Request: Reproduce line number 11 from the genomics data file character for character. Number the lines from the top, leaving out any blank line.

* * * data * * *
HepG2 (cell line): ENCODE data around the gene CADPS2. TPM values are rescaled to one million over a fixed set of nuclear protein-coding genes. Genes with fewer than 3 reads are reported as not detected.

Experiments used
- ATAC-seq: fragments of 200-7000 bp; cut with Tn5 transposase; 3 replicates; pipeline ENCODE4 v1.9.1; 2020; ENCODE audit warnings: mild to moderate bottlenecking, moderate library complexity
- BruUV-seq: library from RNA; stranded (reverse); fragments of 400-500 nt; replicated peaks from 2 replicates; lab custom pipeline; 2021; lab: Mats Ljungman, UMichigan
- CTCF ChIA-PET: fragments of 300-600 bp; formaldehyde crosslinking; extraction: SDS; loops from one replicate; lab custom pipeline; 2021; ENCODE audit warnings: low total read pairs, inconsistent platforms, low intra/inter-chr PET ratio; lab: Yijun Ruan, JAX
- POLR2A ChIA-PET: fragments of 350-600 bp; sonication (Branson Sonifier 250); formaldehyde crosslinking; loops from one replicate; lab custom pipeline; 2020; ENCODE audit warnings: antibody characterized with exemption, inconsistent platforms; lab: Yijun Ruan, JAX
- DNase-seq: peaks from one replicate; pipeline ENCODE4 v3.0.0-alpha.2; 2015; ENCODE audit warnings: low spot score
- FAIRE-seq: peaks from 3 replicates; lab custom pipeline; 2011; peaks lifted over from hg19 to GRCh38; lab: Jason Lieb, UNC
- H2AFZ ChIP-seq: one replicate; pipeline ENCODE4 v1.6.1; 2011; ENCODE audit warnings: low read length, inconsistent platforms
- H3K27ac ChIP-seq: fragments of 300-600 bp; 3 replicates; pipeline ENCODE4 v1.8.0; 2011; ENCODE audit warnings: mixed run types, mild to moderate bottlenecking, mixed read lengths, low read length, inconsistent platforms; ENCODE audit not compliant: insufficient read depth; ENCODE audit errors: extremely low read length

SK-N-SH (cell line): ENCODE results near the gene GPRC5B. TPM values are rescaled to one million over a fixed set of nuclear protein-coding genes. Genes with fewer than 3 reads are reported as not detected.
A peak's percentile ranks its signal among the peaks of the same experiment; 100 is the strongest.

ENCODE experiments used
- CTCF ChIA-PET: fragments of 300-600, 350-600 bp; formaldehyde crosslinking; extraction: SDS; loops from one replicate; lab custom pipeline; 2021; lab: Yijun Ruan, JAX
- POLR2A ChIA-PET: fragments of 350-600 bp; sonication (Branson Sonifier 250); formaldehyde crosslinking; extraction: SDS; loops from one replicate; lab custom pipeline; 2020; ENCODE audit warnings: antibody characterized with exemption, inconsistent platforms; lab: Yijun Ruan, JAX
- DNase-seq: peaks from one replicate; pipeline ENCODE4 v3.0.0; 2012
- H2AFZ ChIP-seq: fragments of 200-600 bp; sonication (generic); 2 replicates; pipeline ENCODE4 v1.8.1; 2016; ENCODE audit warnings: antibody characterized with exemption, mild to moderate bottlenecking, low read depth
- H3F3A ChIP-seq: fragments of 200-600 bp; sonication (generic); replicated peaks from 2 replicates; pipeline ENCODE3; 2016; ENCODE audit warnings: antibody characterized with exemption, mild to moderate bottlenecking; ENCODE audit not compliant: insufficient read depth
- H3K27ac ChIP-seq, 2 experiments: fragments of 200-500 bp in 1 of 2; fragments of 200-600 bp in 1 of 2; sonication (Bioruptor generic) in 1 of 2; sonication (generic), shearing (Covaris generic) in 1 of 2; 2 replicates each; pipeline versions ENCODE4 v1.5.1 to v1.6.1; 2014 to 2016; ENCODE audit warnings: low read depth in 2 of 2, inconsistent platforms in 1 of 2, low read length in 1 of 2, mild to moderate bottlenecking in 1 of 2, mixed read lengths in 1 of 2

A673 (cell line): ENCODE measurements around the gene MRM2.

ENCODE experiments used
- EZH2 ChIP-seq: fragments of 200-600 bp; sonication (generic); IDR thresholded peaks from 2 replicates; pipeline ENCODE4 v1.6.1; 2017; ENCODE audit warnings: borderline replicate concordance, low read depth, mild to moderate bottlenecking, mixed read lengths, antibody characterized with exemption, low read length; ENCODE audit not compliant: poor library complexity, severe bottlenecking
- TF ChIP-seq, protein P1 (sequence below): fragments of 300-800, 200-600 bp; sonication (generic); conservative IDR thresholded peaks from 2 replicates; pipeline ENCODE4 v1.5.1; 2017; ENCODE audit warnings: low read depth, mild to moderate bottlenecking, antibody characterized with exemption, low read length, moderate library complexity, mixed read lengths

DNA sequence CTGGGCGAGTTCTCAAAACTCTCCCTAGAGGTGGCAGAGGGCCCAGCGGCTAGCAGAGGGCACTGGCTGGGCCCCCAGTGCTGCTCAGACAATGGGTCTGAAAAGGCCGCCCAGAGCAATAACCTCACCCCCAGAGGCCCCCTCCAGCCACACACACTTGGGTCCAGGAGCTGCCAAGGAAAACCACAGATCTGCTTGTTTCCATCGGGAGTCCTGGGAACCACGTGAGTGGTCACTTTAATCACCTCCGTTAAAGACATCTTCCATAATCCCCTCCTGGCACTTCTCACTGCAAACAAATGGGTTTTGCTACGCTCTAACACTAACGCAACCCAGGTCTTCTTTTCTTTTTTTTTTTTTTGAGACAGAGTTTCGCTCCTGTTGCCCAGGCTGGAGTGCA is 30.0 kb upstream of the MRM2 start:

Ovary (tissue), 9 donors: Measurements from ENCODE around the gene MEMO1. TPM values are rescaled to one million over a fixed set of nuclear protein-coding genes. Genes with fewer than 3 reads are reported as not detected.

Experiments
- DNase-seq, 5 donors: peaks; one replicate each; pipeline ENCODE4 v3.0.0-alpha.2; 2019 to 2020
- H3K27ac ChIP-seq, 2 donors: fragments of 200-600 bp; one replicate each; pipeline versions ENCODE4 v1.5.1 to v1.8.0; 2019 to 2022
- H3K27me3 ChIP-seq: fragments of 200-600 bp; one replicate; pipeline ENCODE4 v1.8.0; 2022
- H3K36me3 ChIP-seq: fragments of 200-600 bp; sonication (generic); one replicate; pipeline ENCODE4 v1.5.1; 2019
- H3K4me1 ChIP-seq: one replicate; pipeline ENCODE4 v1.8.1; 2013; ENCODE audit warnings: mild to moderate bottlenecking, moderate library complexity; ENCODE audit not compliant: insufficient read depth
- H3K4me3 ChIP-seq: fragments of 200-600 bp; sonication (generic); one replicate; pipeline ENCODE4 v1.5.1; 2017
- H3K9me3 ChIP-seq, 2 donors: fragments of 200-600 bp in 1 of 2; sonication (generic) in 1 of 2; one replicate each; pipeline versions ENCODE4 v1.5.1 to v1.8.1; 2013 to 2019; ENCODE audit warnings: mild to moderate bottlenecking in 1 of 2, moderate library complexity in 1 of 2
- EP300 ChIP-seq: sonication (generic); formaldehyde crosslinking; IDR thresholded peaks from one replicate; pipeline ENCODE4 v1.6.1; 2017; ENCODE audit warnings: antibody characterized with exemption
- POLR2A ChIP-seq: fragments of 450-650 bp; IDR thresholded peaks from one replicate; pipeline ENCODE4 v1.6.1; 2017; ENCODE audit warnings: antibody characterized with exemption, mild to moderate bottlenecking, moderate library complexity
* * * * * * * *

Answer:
SK-N-SH (cell line): ENCODE results near the gene GPRC5B. TPM values are rescaled to one million over a fixed set of nuclear protein-coding genes. Genes with fewer than 3 reads are reported as not detected.